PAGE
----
Year
2017

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"Global evidence of a strong business case for investing in women and leveraging their potential as entrepreneurs is emerging. The 'Women Investing in Women' movement can play a significant role in addressing the systemic access to finance challenges that women entrepreneurs contend with. The report takes stock of the access to finance challenges experienced by women entrepreneurs in India and the resulting financing gap. It explores the potential of the 'Women Investing in Women' movement to address those challenges and enhance access to finance for women-led start-ups and small businesses. The core objective of the report is to identify a strategic roadmap for strengthening this movement in India to further the adoption of gender lens investing. This report will be a valuable resource for a range of ecosystem stakeholders including regulatory agencies and government policymakers, development agencies, foundations, private sector companies who aim to strengthen the women entrepreneurship ecosystem in India. It is expected to inform policy formulation and intervention design targeted at strengthening gender lens investing in India."

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"While management styles and practices have been found to be important determinants of firm performance, there is far less evidence on the extent to which management matters for entrepreneurial ventures and whether founders can learn to be more effective managers. Using a randomized field experiment with 100 high-growth technology firms, we show that founders who received advice from other founders with more "hands-on" management styles were more likely to reorient their own management activity, and subsequently experience lower employee attrition and higher rates of firm survival eight months after the intervention. For founders who already had a more hands-on management style themselves, these interactions also increased their rate of hiring. Our study demonstrates management skill can be learned by young firms via networks and subsequently influence performance."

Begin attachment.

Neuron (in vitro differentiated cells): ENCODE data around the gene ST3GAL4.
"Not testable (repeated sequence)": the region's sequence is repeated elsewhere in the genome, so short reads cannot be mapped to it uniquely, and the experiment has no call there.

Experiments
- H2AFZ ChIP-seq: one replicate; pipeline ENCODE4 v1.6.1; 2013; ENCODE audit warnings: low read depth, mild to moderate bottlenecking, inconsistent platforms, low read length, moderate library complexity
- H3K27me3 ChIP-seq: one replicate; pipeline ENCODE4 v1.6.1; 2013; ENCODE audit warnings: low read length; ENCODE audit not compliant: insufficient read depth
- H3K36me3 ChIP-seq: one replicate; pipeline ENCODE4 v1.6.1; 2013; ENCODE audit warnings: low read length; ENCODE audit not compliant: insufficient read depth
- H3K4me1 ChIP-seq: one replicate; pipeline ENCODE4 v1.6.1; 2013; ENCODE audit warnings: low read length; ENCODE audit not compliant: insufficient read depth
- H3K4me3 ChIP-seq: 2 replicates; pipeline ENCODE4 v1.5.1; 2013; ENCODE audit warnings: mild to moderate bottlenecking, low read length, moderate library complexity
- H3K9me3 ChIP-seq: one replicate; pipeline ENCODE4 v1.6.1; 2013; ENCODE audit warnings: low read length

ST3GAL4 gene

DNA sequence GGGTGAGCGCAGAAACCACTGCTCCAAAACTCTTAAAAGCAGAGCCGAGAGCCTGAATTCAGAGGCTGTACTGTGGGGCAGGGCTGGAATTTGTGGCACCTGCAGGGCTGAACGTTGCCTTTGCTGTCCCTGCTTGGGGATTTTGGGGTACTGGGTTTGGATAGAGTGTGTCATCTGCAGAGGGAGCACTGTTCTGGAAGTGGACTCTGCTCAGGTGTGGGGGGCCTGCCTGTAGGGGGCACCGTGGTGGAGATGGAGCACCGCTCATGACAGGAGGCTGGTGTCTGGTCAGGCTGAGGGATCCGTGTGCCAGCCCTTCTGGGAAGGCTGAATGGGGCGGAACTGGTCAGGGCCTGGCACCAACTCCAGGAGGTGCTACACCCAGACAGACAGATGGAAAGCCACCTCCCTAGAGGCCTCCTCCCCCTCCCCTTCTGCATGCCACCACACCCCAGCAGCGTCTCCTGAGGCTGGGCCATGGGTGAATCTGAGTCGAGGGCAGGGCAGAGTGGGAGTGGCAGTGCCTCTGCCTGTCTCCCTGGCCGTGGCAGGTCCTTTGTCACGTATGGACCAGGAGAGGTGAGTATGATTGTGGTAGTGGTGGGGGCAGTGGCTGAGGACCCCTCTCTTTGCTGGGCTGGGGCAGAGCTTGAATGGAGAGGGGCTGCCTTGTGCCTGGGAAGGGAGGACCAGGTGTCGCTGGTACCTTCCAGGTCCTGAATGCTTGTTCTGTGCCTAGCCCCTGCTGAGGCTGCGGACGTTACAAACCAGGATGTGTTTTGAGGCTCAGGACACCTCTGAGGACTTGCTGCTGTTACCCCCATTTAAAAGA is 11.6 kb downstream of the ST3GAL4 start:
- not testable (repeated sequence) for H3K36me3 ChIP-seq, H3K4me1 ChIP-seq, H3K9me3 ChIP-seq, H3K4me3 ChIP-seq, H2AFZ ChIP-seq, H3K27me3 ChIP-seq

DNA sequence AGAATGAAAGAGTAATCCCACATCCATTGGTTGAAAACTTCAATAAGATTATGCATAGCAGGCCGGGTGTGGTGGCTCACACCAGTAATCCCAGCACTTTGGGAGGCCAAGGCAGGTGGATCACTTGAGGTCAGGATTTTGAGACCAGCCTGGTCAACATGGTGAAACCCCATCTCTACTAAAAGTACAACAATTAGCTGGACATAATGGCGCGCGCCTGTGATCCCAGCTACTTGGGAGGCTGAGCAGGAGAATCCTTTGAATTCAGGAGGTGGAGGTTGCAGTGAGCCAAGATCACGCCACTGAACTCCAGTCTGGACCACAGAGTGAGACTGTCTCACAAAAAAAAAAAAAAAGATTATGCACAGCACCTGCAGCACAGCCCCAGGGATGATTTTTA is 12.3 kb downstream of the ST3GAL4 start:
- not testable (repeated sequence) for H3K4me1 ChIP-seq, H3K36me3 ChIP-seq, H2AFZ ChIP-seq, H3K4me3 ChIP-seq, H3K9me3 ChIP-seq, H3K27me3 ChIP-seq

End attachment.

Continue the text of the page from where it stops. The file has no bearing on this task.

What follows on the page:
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"Solar Sister, a social enterprise operating in Tanzania, Uganda, and Nigeria, is dedicated to eradicating energy poverty through the economic empowerment of women. In addition to economically empowering its women entrepreneurs, the business model of Solar Sister also cultivates sales networks built on trust in last-mile distribution methods. While Solar Sister has previously conducted research regarding its many entrepreneurs, it has lacked information on its end customers. In 2016 a research team from Santa Clara University’s Miller Center for Social Entrepreneurship undertook survey research with Solar Sister to examine the effects of solar lantern use on users’ health, education, time allocation, household savings, income generation, and increased agency. The research team conducted a 53-question survey in more than 20 villages across five regions in Tanzania, with research assistants providing English-Swahili translation. The data and stories presented here are intended to help illuminate the potential of solar lanterns to improve livelihoods in rural Tanzania and beyond."

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"This new guide provides corporations and their suppliers with a deeper understanding of the barriers and challenges preventing women-owned businesses from accessing and fully participating in local and global values chains. It provides the tools and techniques for reducing or eliminating these barriers and for leveraging the vast untapped economic potential represented by women-owned businesses. For many women, entrepreneurship offers a path to economic empowerment and it is incumbent upon corporations to help create conditions that permit this.